Effient is a prescription medication used to prevent blood clots, strokes, heart attacks, and death after angioplasty heart procedures. This antiplatelet drug is taken with aspirin; together, the two medications work to prevent platelets from sticking to each other. The medicine comes in the form of a tablet that is taken once a day. Possible side effects include bleeding, high blood pressure, and headache.
What Is Effient?
Effient® (prasugrel hydrochloride) is a prescription medication approved to reduce the risk of a heart attack or other serious problems related to blood clots in the heart or blood vessels. It is used in people who have had an angioplasty procedure to treat a blocked coronary artery after experiencing a heart attack or heart-related chest pain.
Effient is manufactured by Eli Lilly and Company, and is marketed by Daiichi Sankyo, Inc., and Eli Lilly and Company.
How Does Effient Work?
This medication is an antiplatelet drug. It helps to prevent blood platelets from sticking together (an important step in clot formation). Effient is similar to an older antiplatelet medication known as Plavix® (clopidogrel).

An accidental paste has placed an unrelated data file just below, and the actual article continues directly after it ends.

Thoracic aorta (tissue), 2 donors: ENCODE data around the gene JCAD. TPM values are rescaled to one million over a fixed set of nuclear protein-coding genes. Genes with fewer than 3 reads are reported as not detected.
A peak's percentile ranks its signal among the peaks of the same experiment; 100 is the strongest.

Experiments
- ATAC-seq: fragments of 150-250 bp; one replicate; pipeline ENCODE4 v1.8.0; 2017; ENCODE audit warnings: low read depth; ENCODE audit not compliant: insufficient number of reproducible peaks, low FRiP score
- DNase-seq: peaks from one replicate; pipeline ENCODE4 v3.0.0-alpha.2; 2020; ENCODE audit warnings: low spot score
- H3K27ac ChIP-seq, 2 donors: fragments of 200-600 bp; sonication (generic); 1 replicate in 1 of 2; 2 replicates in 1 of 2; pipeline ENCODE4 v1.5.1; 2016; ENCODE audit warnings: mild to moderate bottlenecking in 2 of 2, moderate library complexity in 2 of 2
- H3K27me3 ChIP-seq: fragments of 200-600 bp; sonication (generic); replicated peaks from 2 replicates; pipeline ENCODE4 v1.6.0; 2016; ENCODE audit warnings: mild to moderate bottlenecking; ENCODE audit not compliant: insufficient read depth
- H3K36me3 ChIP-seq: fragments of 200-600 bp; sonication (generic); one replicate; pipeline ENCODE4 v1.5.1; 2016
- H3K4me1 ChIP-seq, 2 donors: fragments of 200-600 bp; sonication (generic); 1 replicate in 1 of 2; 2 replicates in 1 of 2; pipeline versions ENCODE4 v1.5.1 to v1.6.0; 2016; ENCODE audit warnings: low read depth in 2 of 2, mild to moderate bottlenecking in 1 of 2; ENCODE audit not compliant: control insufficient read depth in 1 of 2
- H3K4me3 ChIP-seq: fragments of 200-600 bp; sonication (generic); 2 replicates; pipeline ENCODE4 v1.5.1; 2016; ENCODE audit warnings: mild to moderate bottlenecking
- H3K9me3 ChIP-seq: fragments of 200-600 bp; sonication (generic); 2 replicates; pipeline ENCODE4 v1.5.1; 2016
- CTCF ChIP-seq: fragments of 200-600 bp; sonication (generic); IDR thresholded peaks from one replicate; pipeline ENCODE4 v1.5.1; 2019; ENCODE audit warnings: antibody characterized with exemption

Effient is intended to be taken with aspirin. The two medications work together to prevent platelets from sticking together. Effient and aspirin are similar, but work on different types of receptors on the platelets.
Clinical studies have shown Effient to be more effective than Plavix for preventing nonfatal heart attacks. There was little or no difference between the two medications for preventing nonfatal strokes or cardiovascular-related deaths, such as deaths due to a heart attack or stroke.
Written by/reviewed by: Kristi Monson, PharmD;Arthur Schoenstadt, MD
Last reviewed by: KristiMonson, PharmD;
List of references (click here):
Effient [package label]. Indianapolis, IN: Eli Lilly and Company;2009 July.
Food and Drug Administration, Center for Drug Evaluation and Research. Electronic orange book: approved drug products with therapeutic equivalence evaluations. FDA Web site. Available at: http://www.fda.gov/cder/ob/. Accessed January 7, 2010.
National Library of Medicine (US). Drugs and Lactation Database (LactMED). NLM Web site. Available at: http://toxnet.nlm.nih.gov/cgi-bin/sis/htmlgen?LACT. Accessed January 7, 2010.
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